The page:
Subscribe to IEMA's newsletters to receive timely articles, expert opinions, event announcements, and much more, directly in your inbox.

Transform articles

Is the sea big enough?

A project promoter’s perspective on the environmental challenges facing new subsea power cables

3rd April 2024

Read more

The UK’s major cities lag well behind their European counterparts in terms of public transport use. Linking development to transport routes might be the answer, argues Huw Morris

3rd April 2024

Read more

Tom Harris examines the supply chain constraints facing the growing number of interconnector projects

2nd April 2024

Read more

The UK government’s carbon capture, usage and storage (CCUS) strategy is based on optimistic techno-economic assumptions that are now outdated, Carbon Tracker has warned.

13th March 2024

Read more

The UK government’s latest Public Attitudes Tracker has found broad support for efforts to tackle climate change, although there are significant concerns that bills will rise.

13th March 2024

Read more

A consortium including IEMA and the Good Homes Alliance have drafted a letter to UK government ministers expressing disappointment with the proposed Future Homes Standard.

26th February 2024

Read more

Global corporations such as Amazon and Google purchased a record 46 gigawatts (GW) of solar and wind energy last year, according to BloombergNEF (BNEF).

13th February 2024

Read more

Three-quarters of UK adults are concerned about the impact that climate change will have on their bills, according to polling commissioned by Positive Money.

13th February 2024

Read more

Media enquires

Looking for an expert to speak at an event or comment on an item in the news?

Find an expert

IEMA Cookie Notice

Clicking the ‘Accept all’ button means you are accepting analytics and third-party cookies. Our website uses necessary cookies which are required in order to make our website work. In addition to these, we use analytics and third-party cookies to optimise site functionality and give you the best possible experience. To control which cookies are set, click ‘Settings’. To learn more about cookies, how we use them on our website and how to change your cookie settings please view our cookie policy.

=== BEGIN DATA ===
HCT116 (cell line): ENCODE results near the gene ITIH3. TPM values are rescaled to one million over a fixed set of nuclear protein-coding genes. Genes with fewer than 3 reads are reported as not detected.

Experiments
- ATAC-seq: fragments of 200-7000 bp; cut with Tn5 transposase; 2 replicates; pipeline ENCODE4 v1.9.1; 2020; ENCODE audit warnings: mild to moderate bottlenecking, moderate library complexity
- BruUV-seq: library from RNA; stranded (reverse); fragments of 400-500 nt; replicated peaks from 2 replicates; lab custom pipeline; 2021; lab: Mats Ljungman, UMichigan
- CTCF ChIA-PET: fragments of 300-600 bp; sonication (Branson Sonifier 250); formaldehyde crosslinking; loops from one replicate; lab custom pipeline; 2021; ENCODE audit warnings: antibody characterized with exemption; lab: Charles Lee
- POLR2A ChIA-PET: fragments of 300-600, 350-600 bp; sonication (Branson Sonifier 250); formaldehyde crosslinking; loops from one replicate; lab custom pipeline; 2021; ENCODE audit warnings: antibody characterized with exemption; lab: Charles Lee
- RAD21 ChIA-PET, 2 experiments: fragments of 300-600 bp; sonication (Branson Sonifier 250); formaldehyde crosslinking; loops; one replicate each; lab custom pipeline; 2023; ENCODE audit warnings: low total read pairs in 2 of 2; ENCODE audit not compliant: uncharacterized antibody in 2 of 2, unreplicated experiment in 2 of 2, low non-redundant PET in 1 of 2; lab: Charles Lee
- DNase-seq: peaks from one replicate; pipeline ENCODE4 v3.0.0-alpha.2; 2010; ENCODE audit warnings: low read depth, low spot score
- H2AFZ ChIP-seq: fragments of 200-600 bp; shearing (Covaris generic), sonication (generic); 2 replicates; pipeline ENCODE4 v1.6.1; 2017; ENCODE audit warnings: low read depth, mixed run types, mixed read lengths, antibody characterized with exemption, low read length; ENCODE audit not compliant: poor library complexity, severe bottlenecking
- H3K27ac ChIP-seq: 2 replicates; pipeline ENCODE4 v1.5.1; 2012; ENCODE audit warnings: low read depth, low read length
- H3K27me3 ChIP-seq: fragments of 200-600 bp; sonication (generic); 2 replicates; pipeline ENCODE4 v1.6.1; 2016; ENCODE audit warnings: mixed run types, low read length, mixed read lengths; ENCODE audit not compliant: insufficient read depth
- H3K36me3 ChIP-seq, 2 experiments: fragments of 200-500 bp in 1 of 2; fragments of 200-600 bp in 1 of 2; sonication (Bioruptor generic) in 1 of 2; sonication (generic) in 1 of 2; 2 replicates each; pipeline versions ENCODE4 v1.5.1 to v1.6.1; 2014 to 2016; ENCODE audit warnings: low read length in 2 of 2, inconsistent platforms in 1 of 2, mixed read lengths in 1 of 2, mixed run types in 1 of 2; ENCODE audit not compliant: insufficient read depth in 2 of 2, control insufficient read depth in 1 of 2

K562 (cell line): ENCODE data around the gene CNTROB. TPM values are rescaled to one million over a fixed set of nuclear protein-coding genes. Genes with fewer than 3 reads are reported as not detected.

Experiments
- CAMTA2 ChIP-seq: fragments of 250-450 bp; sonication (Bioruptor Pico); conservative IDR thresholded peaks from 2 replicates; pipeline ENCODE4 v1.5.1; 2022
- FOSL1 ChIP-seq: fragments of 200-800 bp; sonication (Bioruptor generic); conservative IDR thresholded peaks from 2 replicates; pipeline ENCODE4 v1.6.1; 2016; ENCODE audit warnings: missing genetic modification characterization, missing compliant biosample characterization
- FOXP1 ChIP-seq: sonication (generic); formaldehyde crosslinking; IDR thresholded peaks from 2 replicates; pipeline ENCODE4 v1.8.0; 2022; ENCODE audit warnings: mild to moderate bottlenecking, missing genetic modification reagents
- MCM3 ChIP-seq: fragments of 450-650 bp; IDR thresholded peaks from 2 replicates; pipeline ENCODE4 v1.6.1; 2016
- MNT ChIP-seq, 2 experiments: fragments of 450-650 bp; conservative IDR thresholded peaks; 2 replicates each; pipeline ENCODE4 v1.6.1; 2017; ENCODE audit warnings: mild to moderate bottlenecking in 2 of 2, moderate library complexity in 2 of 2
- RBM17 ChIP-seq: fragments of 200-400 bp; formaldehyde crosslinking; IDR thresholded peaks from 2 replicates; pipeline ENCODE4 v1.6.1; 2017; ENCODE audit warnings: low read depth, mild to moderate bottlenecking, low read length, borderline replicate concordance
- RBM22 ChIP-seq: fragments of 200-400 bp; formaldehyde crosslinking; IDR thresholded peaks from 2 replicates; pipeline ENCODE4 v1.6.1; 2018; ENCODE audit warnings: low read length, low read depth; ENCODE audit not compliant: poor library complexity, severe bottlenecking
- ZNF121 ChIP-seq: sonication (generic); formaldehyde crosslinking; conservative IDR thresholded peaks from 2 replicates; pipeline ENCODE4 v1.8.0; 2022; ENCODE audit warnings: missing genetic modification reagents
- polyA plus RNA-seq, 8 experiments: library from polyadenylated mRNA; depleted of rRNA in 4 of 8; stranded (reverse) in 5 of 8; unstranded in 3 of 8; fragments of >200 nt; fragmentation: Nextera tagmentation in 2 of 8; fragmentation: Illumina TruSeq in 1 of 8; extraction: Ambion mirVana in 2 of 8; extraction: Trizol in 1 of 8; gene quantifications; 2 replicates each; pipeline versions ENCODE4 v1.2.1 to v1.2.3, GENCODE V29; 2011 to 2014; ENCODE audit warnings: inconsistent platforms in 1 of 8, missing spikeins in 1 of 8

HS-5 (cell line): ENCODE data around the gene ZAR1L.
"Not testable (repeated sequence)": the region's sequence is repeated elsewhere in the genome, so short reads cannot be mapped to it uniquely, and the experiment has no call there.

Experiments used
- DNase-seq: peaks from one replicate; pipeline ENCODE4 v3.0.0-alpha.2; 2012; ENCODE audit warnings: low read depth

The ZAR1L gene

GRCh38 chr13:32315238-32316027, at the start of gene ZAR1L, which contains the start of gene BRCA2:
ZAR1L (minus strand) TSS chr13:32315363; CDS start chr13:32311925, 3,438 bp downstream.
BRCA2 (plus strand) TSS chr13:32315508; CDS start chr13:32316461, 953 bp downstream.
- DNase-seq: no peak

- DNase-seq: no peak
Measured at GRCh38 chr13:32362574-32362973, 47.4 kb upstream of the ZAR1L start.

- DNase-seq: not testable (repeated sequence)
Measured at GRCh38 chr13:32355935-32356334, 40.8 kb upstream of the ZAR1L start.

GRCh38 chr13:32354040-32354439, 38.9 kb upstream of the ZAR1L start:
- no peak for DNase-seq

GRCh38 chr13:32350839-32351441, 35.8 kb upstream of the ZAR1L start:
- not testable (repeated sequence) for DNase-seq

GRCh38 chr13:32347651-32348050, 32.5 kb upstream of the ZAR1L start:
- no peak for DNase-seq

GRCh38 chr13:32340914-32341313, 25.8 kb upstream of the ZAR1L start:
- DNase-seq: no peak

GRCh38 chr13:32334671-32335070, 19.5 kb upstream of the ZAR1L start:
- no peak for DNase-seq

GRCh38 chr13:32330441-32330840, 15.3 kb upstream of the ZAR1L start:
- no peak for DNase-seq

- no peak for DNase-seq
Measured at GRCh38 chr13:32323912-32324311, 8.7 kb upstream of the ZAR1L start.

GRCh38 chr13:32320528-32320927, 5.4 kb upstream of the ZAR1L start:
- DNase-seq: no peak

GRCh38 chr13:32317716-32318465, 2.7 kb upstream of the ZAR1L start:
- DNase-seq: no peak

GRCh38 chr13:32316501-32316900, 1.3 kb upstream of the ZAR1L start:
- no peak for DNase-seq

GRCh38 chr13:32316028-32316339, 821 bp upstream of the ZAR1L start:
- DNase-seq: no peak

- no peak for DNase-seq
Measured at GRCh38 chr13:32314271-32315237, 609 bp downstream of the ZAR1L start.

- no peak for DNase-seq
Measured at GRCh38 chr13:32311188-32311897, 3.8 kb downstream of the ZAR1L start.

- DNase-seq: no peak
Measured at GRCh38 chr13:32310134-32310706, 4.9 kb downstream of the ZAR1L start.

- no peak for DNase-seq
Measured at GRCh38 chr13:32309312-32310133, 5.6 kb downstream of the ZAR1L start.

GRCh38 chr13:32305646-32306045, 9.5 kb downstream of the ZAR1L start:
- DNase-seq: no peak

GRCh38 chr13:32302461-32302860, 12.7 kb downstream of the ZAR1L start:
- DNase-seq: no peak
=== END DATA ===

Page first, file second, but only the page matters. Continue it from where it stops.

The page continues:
Manage cookie settings

Our use of cookies

You can learn more detailed information in our cookie policy.

Some cookies are essential, but non-essential cookies help us to improve the experience on our site by providing insights into how the site is being used. To maintain privacy management, this relies on cookie identifiers. Resetting or deleting your browser cookies will reset these preferences.

Essential cookies

These are cookies that are required for the operation of our website. They include, for example, cookies that enable you to log into secure areas of our website.

Analytics cookies

These cookies allow us to recognise and count the number of visitors to our website and to see how visitors move around our website when they are using it. This helps us to improve the way our website works.

Advertising cookies

These cookies allow us to tailor advertising to you based on your interests. If you do not accept these cookies, you will still see adverts, but these will be more generic.

Save and close